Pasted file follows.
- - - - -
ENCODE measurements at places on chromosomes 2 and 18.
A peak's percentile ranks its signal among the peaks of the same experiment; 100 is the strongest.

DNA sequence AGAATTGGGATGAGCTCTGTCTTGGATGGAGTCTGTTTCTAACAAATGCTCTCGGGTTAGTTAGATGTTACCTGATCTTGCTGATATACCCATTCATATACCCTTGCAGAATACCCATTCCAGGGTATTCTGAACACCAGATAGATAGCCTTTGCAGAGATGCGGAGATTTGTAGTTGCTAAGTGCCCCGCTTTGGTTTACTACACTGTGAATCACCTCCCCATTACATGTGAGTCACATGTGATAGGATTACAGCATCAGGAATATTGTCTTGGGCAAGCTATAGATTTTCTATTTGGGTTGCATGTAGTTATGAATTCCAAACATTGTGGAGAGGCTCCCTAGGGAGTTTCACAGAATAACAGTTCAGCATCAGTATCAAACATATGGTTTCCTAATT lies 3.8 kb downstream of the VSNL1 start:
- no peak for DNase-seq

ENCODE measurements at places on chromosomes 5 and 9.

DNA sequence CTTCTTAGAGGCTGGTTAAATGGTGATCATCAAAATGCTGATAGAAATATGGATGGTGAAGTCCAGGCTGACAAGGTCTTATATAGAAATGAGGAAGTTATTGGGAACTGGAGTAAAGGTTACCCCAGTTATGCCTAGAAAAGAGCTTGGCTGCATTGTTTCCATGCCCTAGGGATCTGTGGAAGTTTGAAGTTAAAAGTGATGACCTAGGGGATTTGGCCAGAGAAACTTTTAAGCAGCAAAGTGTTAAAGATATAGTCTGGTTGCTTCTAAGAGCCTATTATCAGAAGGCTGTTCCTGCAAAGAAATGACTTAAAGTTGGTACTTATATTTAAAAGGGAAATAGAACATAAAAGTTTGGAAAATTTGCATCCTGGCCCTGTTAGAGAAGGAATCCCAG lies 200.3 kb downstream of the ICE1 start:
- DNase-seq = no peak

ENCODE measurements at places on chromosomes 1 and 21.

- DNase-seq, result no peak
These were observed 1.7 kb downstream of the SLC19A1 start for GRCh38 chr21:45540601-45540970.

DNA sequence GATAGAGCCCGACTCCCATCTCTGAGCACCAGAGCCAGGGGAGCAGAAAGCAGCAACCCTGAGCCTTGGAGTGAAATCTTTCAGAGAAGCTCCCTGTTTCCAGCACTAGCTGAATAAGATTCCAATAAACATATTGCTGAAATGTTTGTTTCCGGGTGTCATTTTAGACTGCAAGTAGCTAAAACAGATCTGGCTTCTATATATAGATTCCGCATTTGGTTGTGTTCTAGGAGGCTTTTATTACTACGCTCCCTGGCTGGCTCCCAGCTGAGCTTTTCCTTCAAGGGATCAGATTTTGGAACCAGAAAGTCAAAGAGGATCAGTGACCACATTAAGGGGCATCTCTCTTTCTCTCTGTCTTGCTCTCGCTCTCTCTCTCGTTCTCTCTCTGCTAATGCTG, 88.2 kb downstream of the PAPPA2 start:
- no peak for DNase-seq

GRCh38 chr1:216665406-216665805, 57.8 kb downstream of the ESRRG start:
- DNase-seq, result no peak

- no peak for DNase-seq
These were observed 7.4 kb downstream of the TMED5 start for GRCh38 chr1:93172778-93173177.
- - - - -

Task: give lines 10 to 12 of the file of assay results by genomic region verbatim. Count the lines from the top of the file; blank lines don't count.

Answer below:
These were observed 1.7 kb downstream of the SLC19A1 start for GRCh38 chr21:45540601-45540970.

DNA sequence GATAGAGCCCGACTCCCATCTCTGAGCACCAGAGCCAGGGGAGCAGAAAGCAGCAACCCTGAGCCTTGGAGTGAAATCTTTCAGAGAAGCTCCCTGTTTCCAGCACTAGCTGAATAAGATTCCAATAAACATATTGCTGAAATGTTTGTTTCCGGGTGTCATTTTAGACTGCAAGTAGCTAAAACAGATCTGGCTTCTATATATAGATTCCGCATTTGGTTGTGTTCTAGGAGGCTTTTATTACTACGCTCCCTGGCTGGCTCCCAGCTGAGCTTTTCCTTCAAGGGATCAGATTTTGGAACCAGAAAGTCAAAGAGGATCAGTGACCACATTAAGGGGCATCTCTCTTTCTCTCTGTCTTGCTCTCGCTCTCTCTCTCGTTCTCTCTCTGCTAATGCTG, 88.2 kb downstream of the PAPPA2 start:
- no peak for DNase-seq